This important new book is written in practical language and clearly set out, allowing you to find the answers you need quickly and confidently, saving you valuable time. Scottish Debt Recovery: A Practical Guide will become the indispensable text for solicitors, credit controllers and insolvency practitioners, making it possible to source the relevant legal

information and remedies to assist with successful debt recovery using the Scottish legal process.

The Scottish Law of Debt has been substantially updated sincethe 2nd edition of Wilson on Debt in 1991. It now takes account ofthe many changes in the law relating to personal and corporate insolvency overthe last few years. These have resulted in many new procedures forsequestration and new opportunities for corporate rescue. Diligence has alsoseen many changes, with many old diligences, such as poinding, being swept awayand new ones, such as money attachment, with complex new procedures, replacingthem. 

The 19th edition of Kerr & Hunter on Receivers and Administrators sets out the legal principles, explains the legislation and interprets the relevant case law. Covering both corporate and personal insolvency the book considers the duties, and responsibilities of both administrators and receivers. It:

  • Includes the developments of the UNCITRAL Model system in both the EU and US
  • Gives you the latest rulings and case study material on Cross Border Insolvency in respect of EU regulations
  • Discusses the rulings of the Spectrum case and its impact on the ‘charge on book debts’ jurisprudence
  • Illustrates potential judicial conflicts within the practice area of administration
  • Discusses the Proceeds of Crime Act 2002 including the abolition of the Assets Recovery Agency and transfer of its main civil recovery functions to the Serious Organised Crime Agency
  • Considers development in relation to the ‘prescribed part’ for the unsecured creditors in receivership and administration
  • Contains a full exposition of the law and practice of administrative receivership as it applies in Scotland
  • Includes a comprehensive account of the highly important taxation position in both receivership and administration

As the definitive work on corporate insolvency, providing all the necessary explanation and analysis in this area, Insolvency:

  • Provides extensive coverage, including everything from basic introductory material to detailed advice on specific aspects of insolvency
  • Packages source material to show how the cold print of insolvency law and subsequent rules operate in daily practice
  • Offers workable solutions to everyday problems
  • Includes commentary on such complex areas as the disqualification of directors, wrongful trading, voluntary arrangements, appointment of administrators, and antecedent transactions
  • Discusses the Government Insolvency Service with special contributions from the Department for Business Enterprise and Regulatory Reform
  • Contains all the important source material – statutes, statutory instruments, guidance notes, forms, practical instructions, tables of destinations, derivations and special definitions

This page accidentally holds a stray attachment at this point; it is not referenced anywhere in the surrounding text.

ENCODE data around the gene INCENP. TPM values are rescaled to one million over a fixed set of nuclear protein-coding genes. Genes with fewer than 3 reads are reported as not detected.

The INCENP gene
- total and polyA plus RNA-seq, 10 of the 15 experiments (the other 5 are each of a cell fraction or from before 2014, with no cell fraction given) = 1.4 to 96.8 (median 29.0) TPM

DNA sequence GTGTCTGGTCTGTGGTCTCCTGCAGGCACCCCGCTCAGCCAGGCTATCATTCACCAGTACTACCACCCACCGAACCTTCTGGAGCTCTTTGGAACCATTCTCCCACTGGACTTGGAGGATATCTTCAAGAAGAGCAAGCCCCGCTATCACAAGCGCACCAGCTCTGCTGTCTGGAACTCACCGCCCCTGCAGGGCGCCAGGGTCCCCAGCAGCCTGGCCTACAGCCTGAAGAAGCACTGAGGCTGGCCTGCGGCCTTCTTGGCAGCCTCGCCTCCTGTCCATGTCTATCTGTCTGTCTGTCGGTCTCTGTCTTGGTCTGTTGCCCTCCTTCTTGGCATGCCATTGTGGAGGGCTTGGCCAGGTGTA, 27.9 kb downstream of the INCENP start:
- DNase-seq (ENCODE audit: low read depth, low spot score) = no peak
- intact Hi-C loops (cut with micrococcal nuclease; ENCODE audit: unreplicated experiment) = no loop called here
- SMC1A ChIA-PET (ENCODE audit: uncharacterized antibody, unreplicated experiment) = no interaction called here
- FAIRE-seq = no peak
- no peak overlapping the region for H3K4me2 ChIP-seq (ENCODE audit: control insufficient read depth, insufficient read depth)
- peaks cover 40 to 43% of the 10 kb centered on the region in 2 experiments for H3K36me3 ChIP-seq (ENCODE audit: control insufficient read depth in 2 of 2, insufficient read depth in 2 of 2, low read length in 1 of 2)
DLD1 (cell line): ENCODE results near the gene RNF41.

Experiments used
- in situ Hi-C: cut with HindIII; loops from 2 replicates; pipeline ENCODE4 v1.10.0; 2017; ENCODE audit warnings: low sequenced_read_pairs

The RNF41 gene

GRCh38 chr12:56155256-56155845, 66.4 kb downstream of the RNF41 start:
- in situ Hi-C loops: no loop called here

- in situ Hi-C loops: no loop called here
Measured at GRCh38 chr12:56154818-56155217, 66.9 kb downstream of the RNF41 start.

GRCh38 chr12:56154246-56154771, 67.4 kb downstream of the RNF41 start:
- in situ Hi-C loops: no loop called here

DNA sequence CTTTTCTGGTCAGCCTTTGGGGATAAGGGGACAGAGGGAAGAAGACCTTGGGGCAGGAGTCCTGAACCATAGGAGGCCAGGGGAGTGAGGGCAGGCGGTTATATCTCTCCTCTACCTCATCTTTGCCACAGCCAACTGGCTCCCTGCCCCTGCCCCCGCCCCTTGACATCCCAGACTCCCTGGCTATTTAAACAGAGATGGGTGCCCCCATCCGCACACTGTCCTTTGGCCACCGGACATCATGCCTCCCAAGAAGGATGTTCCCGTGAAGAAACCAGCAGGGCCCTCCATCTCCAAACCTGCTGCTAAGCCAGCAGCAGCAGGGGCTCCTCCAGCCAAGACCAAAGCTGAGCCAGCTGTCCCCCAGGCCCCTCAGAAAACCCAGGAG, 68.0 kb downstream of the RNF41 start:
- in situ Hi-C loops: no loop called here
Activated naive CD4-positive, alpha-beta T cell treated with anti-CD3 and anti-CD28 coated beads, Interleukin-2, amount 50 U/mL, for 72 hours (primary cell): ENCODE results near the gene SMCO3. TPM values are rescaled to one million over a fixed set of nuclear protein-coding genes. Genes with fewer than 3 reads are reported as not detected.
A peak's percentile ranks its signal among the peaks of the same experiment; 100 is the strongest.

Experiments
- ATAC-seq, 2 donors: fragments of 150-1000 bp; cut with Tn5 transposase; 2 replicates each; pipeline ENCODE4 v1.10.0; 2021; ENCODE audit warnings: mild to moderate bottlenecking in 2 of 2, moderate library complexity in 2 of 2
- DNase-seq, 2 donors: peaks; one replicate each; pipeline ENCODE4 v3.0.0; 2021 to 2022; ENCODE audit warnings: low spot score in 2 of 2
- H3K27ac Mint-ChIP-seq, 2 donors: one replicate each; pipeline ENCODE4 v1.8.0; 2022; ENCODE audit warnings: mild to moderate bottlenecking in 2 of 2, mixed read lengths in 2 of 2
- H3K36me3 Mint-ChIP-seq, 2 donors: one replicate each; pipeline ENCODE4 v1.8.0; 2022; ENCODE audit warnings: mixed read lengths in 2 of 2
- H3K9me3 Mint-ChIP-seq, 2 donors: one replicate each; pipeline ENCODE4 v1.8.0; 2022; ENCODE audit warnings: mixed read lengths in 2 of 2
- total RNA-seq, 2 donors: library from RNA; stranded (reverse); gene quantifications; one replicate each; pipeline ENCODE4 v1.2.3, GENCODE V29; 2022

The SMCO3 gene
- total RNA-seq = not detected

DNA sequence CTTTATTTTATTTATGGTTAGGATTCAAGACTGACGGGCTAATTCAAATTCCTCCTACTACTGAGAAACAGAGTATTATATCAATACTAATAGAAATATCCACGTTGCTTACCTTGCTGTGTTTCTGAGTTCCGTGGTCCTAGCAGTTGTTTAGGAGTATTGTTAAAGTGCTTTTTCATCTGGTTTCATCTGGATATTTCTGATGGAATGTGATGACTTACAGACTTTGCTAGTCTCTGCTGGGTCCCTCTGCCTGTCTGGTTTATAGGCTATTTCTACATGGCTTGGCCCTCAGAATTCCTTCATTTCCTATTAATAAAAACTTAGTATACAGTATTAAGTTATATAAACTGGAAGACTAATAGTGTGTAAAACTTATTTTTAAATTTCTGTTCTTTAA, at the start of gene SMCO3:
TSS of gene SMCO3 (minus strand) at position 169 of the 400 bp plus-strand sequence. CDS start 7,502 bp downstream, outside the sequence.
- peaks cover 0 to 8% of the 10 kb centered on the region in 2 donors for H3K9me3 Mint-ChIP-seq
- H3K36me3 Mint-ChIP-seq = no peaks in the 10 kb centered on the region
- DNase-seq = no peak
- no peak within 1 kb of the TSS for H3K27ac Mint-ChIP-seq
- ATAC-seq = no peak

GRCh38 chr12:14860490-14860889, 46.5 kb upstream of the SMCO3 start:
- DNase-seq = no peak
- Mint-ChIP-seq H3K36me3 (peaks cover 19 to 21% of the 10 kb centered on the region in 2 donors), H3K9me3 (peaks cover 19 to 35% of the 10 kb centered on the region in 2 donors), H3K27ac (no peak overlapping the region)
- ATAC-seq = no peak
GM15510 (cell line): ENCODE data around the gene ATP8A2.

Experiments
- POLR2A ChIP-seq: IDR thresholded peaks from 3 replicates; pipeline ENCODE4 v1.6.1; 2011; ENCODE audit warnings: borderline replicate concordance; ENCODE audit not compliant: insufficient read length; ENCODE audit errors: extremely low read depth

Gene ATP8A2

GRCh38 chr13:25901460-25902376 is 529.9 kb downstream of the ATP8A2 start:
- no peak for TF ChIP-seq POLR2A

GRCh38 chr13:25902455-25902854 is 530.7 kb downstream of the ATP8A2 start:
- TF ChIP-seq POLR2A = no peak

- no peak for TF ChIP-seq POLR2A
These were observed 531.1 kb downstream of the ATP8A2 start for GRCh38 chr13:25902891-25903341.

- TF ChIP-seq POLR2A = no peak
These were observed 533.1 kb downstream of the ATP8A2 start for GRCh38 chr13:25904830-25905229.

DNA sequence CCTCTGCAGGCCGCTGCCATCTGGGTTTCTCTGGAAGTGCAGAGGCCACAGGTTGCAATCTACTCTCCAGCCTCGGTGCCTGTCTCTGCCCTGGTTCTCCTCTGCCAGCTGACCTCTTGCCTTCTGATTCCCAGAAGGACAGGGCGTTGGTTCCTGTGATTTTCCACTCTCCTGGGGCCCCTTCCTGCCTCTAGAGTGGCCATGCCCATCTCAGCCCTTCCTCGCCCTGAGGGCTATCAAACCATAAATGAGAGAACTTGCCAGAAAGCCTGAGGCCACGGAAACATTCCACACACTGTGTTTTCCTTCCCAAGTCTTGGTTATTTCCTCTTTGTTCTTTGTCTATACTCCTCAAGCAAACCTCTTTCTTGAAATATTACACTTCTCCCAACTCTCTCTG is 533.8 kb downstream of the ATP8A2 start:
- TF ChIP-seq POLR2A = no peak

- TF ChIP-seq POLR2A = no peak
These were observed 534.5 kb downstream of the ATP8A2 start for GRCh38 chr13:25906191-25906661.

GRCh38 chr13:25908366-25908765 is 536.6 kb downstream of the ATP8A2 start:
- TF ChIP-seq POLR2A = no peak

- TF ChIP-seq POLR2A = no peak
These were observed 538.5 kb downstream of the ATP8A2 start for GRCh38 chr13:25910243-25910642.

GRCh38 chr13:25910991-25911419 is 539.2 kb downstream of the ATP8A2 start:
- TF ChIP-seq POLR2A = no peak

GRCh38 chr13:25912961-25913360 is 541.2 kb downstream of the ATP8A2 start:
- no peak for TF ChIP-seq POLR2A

• Reflects the continual flow of changes and developments affecting insolvency law and practice through an efficient updating service

The title offers solutions to the legal problems you commonly face in this area. It gives you an overview of the subject, examines its historical development and explains the concept of insolvency


  • Outlines the law of bankruptcy, including the alternatives available
  • Takes you through the steps of a bankruptcy petition
  • Highlights the consequences of a bankruptcy order, including the effects on property and the distribution of assets
  • Examines the special criminal offences which are applicable to bankrupts


  • Looks in depth at the winding up of insolvent companies
  • Contains a chapter on Receivers, outlining the appointments and addressing the general issues encountered
  • Covers the procedures for corporate rescue, including company voluntary arrangements and administrations
  • Highlights problems commonly encountered in insolvency liquidations


    • Deals with international insolvency and the regulation of cross-border insolvency
    • Incorporates over 150 new cases – many at House of Lords and Court of Appeal level
    • Explains the consequences of the EU Regulation on Insolvency Proceedings
    • Refers to all legislation affecting this area, including the Human Rights Act 1998, Insolvency Acts

1986 and 2000, and the Enterprise Act 2002 • Includes a new chapter covering the Cross-Border Insolvency

  • Regulations 2006, enacting the UNCITRAL Model Law
  • Offers insolvency statistics in the appendices

This long-established legislation handbook provides annotated commentary and clarification on the legal and practical implications of the latest insolvency legislation.

  • Provides up-to-date commentary on the Insolvency Acts and rules as well as wealth of other, selected statutes.
  • Examines the case law as it relates to the provisions of the various acts.
  • Includes detailed commentary on all essential legislation

Muir Hunter on Personal Insolvency is the definitive reference work on personal insolvency. Containing the full text of all relevant legislation and insolvency rules, and reporting all relevant judgments, it provides comprehensive answers to the often-asked questions on this area.
* A complete picture of the law as it stands
* Expert interpretation of legislation, case law and court decisions
* Three yearly updating releases inform subscribers of the latest developments in personal insolvency
* Updated material to keep subscribers informed of the changes to personal insolvency legislation

In the coming months there will be covering in the work of numerous changes and developments, including:

– Proposals implemented following consultations by the Insolvency Service on reforming debtor petitions (including: removal of court involvement from certain petitions and ‘in personam’ hearings)
– Proposals implemented following consultations by the Insolvency Service on reforming debtor petitions (including: removal of court involvement from certain petitions and ‘in personam’ hearings)
– Inclusion of materials relating to the recently implemented Enforcement Restriction Orders. By such orders a debtor would be eligible for court protection to stop repaying debts providing he can demonstrate, by the end of court protection, that there would be a reasonable expectation that a payment plan could be entered into. This is a significant change to the current status and, when formally introduced, will be the subject of swift judicial consideration.